- How human resource management can contribute to the strategy of early internationalization.
We welcome both theoretical and empirical contributions. In relation to empirical research, we would appreciate papers involving either quantitative or qualitative methods.
Etemad, H. (2017). Towards a conceptual multilayered framework of international entrepreneurship. Journal of International Entrepreneurship, 15(3), 229-238.
Fernhaber, S. A., & Li, D. (2013). International exposure through network relationships: Implications for new venture internationalization. Journal of Business Venturing, 28(2), 316-334.
Gabrielsson, M., Kirpalani, V. M., Dimitratos, P., Solberg, C. A., & Zucchella, A. (2008). Born globals: Propositions to help advance the theory. International Business Review, 17(4), 385-401.
Jones, M. V., Coviello, N., & Tang, Y. K. (2011). International entrepreneurship research (1989–2009): a domain ontology and thematic analysis. Journal of business venturing, 26(6), 632-659.
Knight, G. A., & Liesch, P. W. (2016). Internationalization: From incremental to born global. Journal of World Business, 51(1), 93-102.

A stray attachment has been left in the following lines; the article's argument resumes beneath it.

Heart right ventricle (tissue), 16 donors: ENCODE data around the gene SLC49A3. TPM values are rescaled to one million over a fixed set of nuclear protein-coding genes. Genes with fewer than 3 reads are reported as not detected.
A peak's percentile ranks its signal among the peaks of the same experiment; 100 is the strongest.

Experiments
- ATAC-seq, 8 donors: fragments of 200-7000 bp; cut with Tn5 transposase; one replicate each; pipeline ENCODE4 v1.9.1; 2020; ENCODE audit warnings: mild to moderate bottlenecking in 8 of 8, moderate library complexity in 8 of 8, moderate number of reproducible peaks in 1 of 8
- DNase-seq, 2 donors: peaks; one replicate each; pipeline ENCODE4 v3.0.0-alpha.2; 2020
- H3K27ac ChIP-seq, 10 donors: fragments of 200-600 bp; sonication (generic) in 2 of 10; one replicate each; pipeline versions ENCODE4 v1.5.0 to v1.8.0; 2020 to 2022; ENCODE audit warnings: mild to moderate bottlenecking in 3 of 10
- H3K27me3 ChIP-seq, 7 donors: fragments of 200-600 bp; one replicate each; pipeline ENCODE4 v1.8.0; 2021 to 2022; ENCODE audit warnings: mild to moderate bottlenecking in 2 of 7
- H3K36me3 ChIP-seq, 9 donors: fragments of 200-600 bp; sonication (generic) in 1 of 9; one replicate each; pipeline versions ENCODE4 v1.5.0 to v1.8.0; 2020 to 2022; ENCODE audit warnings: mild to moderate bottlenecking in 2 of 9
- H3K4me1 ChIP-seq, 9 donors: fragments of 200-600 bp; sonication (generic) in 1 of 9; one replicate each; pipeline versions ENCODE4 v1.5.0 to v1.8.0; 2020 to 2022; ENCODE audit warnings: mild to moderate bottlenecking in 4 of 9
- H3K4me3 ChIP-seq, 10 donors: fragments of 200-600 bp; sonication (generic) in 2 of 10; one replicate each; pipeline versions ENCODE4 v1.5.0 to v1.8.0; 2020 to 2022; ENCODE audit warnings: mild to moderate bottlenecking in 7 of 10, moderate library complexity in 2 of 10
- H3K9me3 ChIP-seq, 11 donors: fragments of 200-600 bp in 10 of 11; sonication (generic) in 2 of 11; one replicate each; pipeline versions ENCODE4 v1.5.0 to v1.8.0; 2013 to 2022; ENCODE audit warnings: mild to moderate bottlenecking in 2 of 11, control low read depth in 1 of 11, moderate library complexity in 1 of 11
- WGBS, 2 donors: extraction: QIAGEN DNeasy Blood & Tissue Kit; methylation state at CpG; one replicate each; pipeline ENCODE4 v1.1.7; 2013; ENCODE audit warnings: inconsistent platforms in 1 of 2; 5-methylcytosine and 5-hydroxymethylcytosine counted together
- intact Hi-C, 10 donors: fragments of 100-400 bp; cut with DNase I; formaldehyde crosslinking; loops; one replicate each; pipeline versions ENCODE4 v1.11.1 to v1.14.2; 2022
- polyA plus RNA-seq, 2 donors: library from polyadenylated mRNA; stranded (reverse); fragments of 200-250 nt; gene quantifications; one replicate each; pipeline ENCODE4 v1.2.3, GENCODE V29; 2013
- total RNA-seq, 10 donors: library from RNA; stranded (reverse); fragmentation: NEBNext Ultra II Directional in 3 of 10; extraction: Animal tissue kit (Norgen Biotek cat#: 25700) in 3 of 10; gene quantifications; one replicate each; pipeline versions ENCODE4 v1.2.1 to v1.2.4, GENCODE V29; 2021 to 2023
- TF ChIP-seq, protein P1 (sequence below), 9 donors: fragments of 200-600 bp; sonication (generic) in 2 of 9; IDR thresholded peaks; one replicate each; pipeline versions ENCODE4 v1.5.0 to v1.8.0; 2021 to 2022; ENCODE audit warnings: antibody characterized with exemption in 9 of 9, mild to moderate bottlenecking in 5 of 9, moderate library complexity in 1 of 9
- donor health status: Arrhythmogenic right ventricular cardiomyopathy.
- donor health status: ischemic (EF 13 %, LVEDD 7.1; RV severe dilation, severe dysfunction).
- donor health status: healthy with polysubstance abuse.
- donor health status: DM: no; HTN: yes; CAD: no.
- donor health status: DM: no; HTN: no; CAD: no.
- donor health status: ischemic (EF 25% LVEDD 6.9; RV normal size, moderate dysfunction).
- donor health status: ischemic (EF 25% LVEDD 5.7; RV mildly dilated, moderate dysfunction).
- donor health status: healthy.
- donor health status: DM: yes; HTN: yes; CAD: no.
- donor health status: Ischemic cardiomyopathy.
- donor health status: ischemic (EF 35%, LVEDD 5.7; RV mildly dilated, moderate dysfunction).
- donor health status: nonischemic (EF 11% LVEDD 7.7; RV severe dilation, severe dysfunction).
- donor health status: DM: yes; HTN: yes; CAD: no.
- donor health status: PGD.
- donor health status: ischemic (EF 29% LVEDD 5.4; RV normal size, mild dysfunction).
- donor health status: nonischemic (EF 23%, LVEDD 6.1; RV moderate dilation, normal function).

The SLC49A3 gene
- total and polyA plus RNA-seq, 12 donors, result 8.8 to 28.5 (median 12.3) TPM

Oviatt, B. M., & McDougall, P. P. (1994). Toward a theory of international new ventures. Journal of international business studies, 45-64.
Schwens, C., Zapkau, F. B., Bierwerth, M., Isidor, R., Knight, G., & Kabst, R. (2017). International Entrepreneurship: A Meta‐Analysis on the Internationalization and Performance Relationship. Entrepreneurship Theory and Practice.
Servantie, V., Cabrol, M., Guieu, G., & Boissin, J. P. (2016). Is international entrepreneurship a field? A bibliometric analysis of the literature (1989–2015). Journal of International Entrepreneurship, 14(2), 168-212.
Dr. Andreu Blesa Pérez
Dr. María Ripollés Meliá
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Title: Expanding Indigenous Entrepreneurship Education Ecosystems
Authors: Alex Maritz, Professor of Entrepreneurship, La Trobe Business School [email protected]
Dennis Foley, Professor of Entrepreneurship, University of Canberra, [email protected]
Abstract: Indigenous entrepreneurship and entrepreneurship education represents a significant opportunity for Indigenous people to enhance their entrepreneurial skills, in turn building vibrant Indigenous-led economies that support sustainable economic development and social well-being. This study is the first of its kind in Australia to explore the conceptualization of a framework of Indigenous entrepreneurship education systems. The purpose is to provide emergent inquiry and participatory action-research into entrepreneneurship education ecosystems, enabling the expansion of Indigenous research and practice. The addition to the body of knowledge provides practical implications to the benfit of all ecosystem participants, including entrepreneurship educators, Indigenous entrepreneurs, policy-makers, training suppliers and dynamic institutional participants such as incubators, accelerators and community development initiatives.
Keywords: Indigenous entrepreneurship, entrepreneurship education, entrepreneurship education ecosystems.